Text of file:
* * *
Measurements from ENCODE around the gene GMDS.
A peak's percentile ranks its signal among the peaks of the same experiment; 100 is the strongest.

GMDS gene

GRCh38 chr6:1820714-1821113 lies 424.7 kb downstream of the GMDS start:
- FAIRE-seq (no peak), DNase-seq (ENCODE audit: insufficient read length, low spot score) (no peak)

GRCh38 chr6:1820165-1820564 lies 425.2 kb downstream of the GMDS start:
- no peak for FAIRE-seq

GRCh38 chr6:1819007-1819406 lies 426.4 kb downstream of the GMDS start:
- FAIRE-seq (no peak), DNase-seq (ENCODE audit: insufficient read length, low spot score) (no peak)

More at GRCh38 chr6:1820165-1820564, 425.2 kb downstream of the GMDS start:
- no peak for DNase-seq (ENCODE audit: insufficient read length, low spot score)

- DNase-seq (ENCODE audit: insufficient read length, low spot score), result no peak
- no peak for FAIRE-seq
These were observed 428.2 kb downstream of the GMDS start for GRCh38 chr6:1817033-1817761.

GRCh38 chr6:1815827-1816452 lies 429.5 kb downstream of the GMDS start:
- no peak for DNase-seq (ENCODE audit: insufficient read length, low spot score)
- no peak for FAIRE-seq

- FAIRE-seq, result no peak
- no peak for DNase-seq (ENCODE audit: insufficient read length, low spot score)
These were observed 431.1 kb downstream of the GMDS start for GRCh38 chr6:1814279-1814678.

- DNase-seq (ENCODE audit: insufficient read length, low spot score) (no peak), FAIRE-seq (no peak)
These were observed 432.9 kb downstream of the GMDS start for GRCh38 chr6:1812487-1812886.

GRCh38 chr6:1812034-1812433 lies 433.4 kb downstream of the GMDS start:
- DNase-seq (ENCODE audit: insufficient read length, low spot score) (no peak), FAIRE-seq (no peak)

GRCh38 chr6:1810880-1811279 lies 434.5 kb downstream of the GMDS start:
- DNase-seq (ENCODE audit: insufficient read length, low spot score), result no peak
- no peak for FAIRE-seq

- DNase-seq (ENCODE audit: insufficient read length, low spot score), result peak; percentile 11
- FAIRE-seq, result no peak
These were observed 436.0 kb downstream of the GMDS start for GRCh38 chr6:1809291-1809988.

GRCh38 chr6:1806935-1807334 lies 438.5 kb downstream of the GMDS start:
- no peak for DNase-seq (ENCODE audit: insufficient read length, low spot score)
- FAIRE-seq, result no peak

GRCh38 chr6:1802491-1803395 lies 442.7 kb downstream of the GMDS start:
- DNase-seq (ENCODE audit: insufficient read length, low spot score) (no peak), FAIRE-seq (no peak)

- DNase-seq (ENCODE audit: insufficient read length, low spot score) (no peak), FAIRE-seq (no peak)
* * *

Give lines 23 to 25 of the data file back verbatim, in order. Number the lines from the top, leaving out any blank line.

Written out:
GRCh38 chr6:1812034-1812433 lies 433.4 kb downstream of the GMDS start:
- DNase-seq (ENCODE audit: insufficient read length, low spot score) (no peak), FAIRE-seq (no peak)

GRCh38 chr6:1810880-1811279 lies 434.5 kb downstream of the GMDS start: